Enrollment

With the growth of slots available to toddler to 5-year-old students in the Tobin Montessori School, increased junior kindergarten enrollment and growing kindergarten registration, enrollment in the early grades has risen in the past several years. But the upper-school grades have not shown overall increases. Cambridge cohorts continue to have significant drop-off from kindergarten registration through eighth grade, but there’s a notable rebound as students enter the high school, and that increase is growing. This year’s ninth-grade class has 130 more students than last year’s eighth-grade class.

Despite increases in high school enrollment, there have been no increases in staff in the past few budgets, with Young saying at other times that the Cambridge Rindge and Latin School has been able to resolve capacity issues through scheduling rather than through hires. This issue arose in public comment Tuesday with one parent noting the “difficulty in putting together” class schedules in high school, given the CRLS block schedule that limits students to four classes per semester. Young, however, said district research shows that “93 percent of CRLS students got their first choice for every one of the classes,” something he said he would expand on in an upcoming explanation.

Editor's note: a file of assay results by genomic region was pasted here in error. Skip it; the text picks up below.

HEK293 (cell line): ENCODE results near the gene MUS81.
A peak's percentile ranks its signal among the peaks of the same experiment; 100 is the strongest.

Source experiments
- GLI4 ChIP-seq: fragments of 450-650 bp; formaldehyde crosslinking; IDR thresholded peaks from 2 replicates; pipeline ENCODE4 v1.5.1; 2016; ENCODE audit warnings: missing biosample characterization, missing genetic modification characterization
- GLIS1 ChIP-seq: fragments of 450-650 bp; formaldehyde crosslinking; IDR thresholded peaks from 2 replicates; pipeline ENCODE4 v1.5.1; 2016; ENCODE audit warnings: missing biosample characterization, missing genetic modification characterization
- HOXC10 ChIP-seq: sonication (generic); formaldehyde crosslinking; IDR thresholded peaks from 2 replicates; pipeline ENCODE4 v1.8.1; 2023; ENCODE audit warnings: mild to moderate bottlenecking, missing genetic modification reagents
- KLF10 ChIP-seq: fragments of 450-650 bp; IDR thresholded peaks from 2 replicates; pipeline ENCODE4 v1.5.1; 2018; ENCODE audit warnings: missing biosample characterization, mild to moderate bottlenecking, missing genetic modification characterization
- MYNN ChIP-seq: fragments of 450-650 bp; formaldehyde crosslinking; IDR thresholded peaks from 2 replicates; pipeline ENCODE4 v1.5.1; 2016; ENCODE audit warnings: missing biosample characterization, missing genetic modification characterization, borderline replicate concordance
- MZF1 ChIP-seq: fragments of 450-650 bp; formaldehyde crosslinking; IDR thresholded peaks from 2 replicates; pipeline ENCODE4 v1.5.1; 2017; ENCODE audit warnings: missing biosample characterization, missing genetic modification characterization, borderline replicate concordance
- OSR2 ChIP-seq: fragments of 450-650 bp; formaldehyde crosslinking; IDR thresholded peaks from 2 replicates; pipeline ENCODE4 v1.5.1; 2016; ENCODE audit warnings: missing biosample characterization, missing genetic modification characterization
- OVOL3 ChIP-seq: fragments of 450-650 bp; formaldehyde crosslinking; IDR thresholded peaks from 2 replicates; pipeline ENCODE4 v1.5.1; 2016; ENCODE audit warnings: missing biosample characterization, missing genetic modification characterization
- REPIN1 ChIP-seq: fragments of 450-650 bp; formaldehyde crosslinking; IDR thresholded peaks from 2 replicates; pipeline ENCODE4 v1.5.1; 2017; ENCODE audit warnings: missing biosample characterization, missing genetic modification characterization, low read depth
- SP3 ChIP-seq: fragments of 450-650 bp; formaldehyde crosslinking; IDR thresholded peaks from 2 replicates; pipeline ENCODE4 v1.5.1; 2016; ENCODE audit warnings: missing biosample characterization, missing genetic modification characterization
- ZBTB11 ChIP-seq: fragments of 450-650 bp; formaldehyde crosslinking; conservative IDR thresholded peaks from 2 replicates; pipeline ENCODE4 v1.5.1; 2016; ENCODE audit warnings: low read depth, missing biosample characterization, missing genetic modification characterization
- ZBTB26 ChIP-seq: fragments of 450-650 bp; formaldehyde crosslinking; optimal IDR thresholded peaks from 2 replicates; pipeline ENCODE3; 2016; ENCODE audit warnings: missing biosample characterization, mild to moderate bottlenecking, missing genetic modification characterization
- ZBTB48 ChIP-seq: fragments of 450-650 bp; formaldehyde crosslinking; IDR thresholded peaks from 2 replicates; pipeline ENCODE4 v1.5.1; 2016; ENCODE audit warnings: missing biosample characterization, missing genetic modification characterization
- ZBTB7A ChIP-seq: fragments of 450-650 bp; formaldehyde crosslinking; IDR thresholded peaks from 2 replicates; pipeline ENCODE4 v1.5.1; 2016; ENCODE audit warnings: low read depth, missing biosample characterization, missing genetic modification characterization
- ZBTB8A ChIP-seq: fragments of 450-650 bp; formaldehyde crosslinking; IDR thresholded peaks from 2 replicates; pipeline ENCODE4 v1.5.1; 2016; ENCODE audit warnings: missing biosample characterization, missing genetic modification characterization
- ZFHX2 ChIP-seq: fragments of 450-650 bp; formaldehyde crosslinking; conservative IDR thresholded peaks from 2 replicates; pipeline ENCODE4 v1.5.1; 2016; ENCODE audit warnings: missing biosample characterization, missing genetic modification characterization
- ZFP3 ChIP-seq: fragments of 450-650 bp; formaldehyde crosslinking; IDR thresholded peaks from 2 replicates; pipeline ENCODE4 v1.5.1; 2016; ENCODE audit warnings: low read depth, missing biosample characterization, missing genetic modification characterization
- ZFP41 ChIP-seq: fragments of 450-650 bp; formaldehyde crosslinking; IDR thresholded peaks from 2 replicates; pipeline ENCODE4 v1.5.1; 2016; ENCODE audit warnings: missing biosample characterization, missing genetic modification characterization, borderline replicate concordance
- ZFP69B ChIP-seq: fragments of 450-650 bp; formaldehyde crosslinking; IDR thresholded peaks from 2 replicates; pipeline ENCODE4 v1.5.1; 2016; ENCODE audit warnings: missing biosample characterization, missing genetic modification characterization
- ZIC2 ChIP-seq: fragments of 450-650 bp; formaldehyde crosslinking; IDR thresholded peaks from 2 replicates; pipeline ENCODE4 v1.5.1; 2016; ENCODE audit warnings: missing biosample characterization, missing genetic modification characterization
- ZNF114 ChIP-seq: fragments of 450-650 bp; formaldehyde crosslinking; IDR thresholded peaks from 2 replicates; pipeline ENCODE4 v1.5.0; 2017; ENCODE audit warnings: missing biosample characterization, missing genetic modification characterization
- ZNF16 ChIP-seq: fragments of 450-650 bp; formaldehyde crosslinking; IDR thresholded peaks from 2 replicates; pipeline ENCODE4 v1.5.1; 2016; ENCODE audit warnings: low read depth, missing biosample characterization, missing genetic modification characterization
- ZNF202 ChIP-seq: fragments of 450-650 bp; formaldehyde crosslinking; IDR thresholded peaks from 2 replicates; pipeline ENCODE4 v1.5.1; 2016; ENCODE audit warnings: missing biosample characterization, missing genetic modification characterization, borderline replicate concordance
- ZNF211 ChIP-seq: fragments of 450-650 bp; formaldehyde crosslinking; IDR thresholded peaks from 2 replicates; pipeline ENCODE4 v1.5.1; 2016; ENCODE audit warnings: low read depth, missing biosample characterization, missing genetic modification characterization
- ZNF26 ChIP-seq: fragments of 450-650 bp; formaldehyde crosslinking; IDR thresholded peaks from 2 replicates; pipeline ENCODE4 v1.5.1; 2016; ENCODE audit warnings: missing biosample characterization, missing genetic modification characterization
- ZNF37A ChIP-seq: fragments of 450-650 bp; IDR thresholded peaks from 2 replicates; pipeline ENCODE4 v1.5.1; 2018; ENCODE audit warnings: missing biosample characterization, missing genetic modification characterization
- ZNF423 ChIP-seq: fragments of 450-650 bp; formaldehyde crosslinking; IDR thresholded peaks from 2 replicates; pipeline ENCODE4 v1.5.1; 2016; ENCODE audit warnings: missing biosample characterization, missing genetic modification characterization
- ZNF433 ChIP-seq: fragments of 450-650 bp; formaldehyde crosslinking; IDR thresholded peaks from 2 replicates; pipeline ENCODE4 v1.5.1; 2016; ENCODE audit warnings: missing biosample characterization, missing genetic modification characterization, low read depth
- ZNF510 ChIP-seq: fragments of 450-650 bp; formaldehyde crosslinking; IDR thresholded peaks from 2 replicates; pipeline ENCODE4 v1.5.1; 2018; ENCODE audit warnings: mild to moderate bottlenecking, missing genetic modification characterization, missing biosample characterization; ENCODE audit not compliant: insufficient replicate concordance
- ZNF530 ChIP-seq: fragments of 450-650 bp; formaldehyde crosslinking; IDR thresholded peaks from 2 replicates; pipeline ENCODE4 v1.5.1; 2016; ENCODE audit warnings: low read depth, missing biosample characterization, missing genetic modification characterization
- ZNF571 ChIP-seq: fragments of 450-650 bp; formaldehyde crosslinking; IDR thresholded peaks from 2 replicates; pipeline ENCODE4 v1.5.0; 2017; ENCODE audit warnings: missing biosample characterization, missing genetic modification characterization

Seemingly conscious his tenure in Cambridge was wrapping up – Kenneth Salim, his replacement, begins work this summer – Young had kind words for the “continued support” he has had from the City Manager’s Office, as well as for the staff in central administration and every adult in the schools. “There is no community like Cambridge,” he enthused, calling out not just his staff, students and families, but “partners” in the city such as volunteer organizations and institutions such as the Massachusetts Institute of Technology and Harvard. He noted particularly the work and support of his chief financial officer, Claire Spinner, in pulling together the budget every year.

Other business